Preventing inflammation is critical in fighting pneumonia. It is the swelling that causes lungs to fill with fluid and reduces oxygen intake.

Recognizing this, the Chinese developed an aggressive protocol that suppresses the immune system to reduce inflammation when the patient is close to death from COVID-19.

Apparently the same might be possible with Vitamin D supplementation.

Note that at may elder care facilities, residents are less likely to spent time outdoors. This will cause Vitamin D deficiency and thus inflammation. Caregivers in those facilities might beneficially administer Vitamin D supplements to their residents.

Indentured to Incompetence

When the Clinton Administration briefed the incoming Bush team, they emphasized the importance of sending a clear response to the bombing of the USS Cole. The Bush foreign policy team sneered, proclaiming the Cole a “Clinton failure,” and went merrily about strong-arming Russia and China to modify nuclear weapons treaties to allow the design, test, and deployment of a nuclear missile shield. Remembering the inanity of the designs promoted during the Reagan and Bush era, I shook my head. Some in positions of influence tried to trumpet warnings: Tom Daschle, Democratic head of the Senate majority, stood on the Capital steps late in the summer of 2001 to voice his concern that the Bush team was baiting the wrong bear.

Daschle’s priority was international Islamic terrorism. It took only a month for his fears to be realized, horrifically, with the event known now simply as “9/11.”

The cost multiplier for inaction was astonishing, and certainly enormously satisfying to bin Ladin and those inspired by his an example. A meaningful response to the Cole would have cost perhaps $10 million. The response to the coordinated attacks on the World Trade Center, Pentagon, and Congress – involving two wars, time-consuming and costly restrictions on travel, and interruption of international commerce – mounted into the trillions of dollars. For every dollar not spent on prudent prevention, we spent nearly a million dollars.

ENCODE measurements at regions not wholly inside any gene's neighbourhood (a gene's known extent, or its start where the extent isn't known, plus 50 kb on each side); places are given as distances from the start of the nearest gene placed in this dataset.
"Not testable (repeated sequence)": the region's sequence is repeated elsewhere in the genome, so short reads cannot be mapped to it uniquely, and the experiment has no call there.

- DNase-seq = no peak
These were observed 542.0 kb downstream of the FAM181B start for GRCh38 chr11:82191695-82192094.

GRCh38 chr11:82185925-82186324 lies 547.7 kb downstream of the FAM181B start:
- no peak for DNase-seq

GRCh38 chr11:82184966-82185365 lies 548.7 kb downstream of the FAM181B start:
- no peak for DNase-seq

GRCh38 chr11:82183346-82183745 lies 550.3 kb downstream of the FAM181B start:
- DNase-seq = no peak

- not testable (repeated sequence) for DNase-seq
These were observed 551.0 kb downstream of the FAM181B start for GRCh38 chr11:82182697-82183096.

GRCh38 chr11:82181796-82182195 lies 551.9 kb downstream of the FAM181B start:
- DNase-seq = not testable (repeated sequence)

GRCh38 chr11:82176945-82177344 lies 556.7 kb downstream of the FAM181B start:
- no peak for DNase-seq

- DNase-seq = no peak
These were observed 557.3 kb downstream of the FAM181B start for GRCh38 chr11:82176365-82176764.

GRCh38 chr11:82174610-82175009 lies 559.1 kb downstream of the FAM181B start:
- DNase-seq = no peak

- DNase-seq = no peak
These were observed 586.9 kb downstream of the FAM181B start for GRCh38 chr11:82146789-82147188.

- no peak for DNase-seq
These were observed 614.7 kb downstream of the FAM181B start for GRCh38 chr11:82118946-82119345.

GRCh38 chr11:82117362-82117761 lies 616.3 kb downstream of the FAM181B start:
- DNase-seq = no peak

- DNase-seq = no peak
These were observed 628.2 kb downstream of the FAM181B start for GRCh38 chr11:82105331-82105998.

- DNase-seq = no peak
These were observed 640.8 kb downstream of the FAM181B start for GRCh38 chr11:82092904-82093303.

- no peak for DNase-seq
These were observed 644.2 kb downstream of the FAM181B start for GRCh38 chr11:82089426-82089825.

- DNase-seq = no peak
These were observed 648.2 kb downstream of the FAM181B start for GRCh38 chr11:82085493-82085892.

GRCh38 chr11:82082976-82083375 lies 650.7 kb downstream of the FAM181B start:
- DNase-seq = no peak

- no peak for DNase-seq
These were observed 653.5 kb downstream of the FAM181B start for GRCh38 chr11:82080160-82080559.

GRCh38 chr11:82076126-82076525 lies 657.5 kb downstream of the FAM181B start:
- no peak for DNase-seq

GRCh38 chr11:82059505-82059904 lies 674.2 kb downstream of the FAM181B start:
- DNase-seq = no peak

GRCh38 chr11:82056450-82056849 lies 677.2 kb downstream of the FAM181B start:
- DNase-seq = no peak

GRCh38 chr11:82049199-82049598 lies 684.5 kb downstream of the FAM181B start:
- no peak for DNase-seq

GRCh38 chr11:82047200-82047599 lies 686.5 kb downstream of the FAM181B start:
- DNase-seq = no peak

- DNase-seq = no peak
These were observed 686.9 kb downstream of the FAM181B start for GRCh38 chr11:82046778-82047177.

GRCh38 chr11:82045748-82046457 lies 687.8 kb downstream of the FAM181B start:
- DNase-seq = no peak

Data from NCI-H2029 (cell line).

Swallowing their criticism, the rational party accepted the outcome of the Bush Administrations incompetence as “the new normal.”

Today, with the nation’s economy smothered by pandemic, the apologists for the Trump Administration insist that this is “the new normal.” But step back into the last Democratic executive, a man excoriated by Trump’s “Birther” movement, and we see that this is nothing normal at all. The Zika and H1N1 threats were effectively neutered by the Obama Administration. The total number of lives lost was in the low thousands, with no significant impact on the economy.

The lessons learned from those efforts were institutionalized in protocols for international cooperation led by a team directly in the White House itself.

While I respect the Office of the Presidency, my scorn for Trump is complete due to his utter contempt for the office itself. The Presidency is not a man, it is an institutional process for coordinated decision-making and action. Information is fed into the White House and plans flow out. Trump has not only besmirched the office, he has decimated the processes built over two hundred years to empower presidents to accomplish the nation’s goals. The motivation for those willful acts is Trump’s record of corrupt business dealings, evidenced even during his campaign as he attempted to wield his political prominence to influence civil cases already in progress. Once in office, he systematically bent the powers of his office toward destruction of the institutions assigned to prosecute his corruption.